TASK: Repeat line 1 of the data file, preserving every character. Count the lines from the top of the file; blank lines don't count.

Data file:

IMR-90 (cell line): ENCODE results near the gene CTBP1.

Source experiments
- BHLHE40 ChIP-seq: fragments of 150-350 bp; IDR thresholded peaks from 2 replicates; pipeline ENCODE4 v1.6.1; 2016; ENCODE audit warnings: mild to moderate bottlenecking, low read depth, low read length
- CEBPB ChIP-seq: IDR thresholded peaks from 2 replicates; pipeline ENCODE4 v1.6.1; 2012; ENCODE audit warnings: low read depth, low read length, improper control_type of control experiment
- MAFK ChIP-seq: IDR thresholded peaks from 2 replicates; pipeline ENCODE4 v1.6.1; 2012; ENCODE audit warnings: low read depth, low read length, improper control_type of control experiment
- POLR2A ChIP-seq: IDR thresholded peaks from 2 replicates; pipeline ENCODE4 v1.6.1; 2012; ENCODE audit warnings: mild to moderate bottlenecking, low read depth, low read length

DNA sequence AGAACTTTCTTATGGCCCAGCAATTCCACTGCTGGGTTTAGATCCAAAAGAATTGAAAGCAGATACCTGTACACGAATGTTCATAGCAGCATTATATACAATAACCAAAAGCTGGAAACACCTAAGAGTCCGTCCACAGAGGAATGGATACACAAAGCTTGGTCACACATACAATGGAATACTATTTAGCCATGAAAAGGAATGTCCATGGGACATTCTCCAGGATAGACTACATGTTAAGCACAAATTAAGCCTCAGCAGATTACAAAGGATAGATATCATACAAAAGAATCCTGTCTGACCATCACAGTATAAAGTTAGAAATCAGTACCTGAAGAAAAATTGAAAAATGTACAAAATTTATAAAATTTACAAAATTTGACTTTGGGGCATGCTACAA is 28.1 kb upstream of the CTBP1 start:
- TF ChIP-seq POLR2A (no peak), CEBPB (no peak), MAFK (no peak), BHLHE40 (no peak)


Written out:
IMR-90 (cell line): ENCODE results near the gene CTBP1.